It’s The Little Things

So often in the act of world creation it is very easy to focus on the obvious things. Putting together your world’s history. Structuring the geopolitical landscape. Figuring out cultures and climates. And all sorts of other big world ideas. […]
on Oct 26, 2010 · No comments

So often in the act of world creation it is very easy to focus on the obvious things. Putting together your world’s history. Structuring the geopolitical landscape. Figuring out cultures and climates. And all sorts of other big world ideas. All very important, but I don’t think that’s what makes the world come alive.

I believe that if you want to transition your world from a two dimensional set-piece, to a living breathing world that really draws your readers in, you have to highlight the little details. Show snippets of everyday life. Meander just slightly in order for them to see that there are things happening in the world that have a weight and history to them beyond the scope of your current story’s plot.

Cinematically speaking, think of all the intricate design that Weta Workshops put into the props they made for the Lord of the Rings and Narnia movies. They didn’t just go for the bold strokes that would be obvious to the general movie-goer, but instead put in the craftsmanship to create things as if they were real and were going to be inspected under the microscope.

As an author, you can’t go into that much detail, but you can get the same kind of ideas across by having small interactions, conversations and observations that bring a clearer view of what it is like to live in your world.

It can be a tough balance to strike, as too much little side-descriptions will bog your story down. But if you skip them all together, then I think your world will be painted with too broad a brush and will appear as little more than a backdrop to your story.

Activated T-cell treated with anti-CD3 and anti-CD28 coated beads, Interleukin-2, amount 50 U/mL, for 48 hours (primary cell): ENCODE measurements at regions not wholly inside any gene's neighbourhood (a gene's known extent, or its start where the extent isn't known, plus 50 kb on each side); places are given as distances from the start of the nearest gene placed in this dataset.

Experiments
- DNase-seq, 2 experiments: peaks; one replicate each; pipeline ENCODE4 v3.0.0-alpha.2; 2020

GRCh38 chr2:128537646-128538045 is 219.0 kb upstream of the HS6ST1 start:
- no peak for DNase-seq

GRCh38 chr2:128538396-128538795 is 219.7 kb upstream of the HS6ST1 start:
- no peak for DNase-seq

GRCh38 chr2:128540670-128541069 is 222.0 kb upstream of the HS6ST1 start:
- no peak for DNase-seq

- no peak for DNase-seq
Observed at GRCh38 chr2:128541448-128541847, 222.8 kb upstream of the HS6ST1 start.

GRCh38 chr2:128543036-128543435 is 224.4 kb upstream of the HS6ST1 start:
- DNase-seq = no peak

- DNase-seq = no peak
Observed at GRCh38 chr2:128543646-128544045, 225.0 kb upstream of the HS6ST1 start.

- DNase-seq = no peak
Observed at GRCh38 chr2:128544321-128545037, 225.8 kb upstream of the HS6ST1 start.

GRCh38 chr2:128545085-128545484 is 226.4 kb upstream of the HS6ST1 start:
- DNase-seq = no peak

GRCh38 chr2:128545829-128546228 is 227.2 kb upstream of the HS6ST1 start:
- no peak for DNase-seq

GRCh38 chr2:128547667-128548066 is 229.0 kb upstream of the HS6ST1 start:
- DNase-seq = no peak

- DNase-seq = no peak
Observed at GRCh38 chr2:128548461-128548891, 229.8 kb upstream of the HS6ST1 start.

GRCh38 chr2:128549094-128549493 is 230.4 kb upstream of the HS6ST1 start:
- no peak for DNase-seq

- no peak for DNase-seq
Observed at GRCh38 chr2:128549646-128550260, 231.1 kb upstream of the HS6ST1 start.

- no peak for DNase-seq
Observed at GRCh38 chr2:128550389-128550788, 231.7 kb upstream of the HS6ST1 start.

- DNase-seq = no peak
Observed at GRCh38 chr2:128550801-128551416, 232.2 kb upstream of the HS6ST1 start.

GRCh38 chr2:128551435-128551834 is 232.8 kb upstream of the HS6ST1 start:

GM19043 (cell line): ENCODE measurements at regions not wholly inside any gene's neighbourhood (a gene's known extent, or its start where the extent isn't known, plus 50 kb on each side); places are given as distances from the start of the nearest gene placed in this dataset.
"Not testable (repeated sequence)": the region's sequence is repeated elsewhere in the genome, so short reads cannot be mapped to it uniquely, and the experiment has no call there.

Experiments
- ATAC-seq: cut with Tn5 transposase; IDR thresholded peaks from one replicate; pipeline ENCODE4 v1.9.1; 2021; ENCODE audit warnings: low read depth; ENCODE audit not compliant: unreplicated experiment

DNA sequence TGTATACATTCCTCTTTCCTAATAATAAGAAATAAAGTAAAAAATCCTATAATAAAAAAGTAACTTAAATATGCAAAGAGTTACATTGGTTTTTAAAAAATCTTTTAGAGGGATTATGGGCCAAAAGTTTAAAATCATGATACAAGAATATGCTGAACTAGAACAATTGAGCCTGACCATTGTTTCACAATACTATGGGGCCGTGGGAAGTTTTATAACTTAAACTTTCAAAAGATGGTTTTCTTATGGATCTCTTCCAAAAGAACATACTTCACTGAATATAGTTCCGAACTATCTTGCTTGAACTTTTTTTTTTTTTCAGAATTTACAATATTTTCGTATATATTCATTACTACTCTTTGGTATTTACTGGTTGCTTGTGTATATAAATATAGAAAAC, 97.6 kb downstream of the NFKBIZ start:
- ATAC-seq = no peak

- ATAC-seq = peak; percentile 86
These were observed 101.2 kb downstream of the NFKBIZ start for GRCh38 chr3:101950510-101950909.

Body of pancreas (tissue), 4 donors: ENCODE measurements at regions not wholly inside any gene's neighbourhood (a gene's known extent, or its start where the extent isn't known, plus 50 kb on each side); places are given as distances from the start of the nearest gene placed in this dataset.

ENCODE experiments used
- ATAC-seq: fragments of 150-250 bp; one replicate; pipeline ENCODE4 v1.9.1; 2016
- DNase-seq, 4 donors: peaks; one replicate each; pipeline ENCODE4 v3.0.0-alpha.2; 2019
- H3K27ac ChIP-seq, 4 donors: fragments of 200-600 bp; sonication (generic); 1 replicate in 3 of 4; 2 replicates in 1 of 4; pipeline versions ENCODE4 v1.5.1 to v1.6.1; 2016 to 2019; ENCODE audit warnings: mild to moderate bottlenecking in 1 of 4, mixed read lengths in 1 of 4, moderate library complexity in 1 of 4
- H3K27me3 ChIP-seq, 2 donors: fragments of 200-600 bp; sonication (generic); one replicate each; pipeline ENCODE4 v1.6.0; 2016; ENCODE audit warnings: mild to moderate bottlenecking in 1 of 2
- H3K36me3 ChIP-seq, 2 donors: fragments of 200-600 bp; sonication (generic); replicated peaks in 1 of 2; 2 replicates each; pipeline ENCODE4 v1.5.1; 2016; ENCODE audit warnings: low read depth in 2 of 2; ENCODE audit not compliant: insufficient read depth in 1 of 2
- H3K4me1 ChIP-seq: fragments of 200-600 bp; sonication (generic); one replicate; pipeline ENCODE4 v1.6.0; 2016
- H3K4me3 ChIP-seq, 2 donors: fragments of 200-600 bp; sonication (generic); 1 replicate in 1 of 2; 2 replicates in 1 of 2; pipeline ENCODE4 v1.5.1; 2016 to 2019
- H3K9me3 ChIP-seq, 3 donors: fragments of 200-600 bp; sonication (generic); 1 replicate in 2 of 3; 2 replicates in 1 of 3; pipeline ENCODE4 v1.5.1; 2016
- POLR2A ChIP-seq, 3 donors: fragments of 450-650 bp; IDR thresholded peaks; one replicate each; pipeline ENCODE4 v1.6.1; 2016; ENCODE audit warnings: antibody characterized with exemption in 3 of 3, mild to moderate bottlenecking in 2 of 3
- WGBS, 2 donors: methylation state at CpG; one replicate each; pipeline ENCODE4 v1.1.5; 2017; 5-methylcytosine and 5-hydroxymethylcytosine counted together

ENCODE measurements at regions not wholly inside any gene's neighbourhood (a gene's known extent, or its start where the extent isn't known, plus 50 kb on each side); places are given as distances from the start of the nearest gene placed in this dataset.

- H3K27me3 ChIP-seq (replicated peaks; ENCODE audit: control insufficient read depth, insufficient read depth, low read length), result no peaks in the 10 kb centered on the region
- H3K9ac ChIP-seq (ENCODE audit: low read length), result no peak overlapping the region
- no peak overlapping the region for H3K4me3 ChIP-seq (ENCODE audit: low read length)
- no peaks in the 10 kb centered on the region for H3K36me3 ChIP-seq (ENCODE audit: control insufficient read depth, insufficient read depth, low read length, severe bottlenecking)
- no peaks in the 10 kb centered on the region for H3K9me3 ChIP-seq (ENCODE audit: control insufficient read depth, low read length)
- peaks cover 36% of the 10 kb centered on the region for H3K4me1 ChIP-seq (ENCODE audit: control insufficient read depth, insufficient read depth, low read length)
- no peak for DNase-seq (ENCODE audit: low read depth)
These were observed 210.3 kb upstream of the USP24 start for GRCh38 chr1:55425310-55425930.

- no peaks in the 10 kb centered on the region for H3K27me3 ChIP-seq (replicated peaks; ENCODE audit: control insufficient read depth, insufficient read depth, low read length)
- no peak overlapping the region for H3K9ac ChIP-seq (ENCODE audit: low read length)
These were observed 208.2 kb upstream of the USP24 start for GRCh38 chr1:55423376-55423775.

What books have you read where you were caught up in the world as much as you were in the story? What was it that sucked you into the world? (And try to skip the usual answers of LoTR/Hobbit and Narnia.)

Stuart Vaughn Stockton is the author of the award winning science fiction novel, Starfire. His exploration into world creation began in Jr. High, when he drew a dinosaur riding a pogo-stick. From there characters, creatures and languages blossomed into the worlds of Galactic Lore, the mythos in which Starfire is set. He lives in the beautiful town of Colorado Springs with his wife and fellow author, Tiffany Amber Stockton. Together they have two incredible children who bring new adventures every day.
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  1. More recently I’d say the Temeraire series by Naomi Novik (and Peter Jackson keeps saying he wants to film that one). Because it was alternative history as well as dragon fantasy, there was a huge amount of detail and atmosphere that made the world come alive. Also, I just finished reading The Charlatan’s Boy, and Rogers managed to really paint his world with language. Grady’s voice and vocabulary brought up the scent of wagon wheel dust and the feel of grit. I think Hancock’s “Light of Eidon” series successfully managed to create a world that felt instantly real, with just enough description to make it alive but not enough to distract me: the quiet and seeming serenity of the temple, the squalid city underworld, and the horror of the galley ship a character winds up on. Plus, the mythology of her world, with its varied cultures and specific faiths, made her characters’ actions and dialogue feel grounded and real.

    I don’t know if any of you remember or read Outriders by Kathryn Mackel. Now there was a great example of world-building. Mackel managed in a rather short volume to breathe a world to life full of genetic engineering gone amuck, dystopian kingdoms grasping for power, simple folk trying to survive, and a brave group of outsiders trying to fulfill a dangerous mission. She only wrote two books in this series, which my sister and I felt was a real shame. Perhaps she’ll eventually finish that third book she originally planned.

  2. D.M. Cornish’s Foundling, Lamplighter and the forthcoming Factotum feature what is, hands-down, the most intricate and all-encompassing, as well as fresh and intriguing, fantasy world I’ve read since Tolkien. Cornish, originally an illustrator, spent years sketching his world and characters and making notes about them before he ever started to write. And you can tell at once from the vocabulary, the history, and all the little incidental details that go into building up his world that he knows the Half-Continent and loves it, and that what we see in the books is only a small percentage of what’s actually in his head.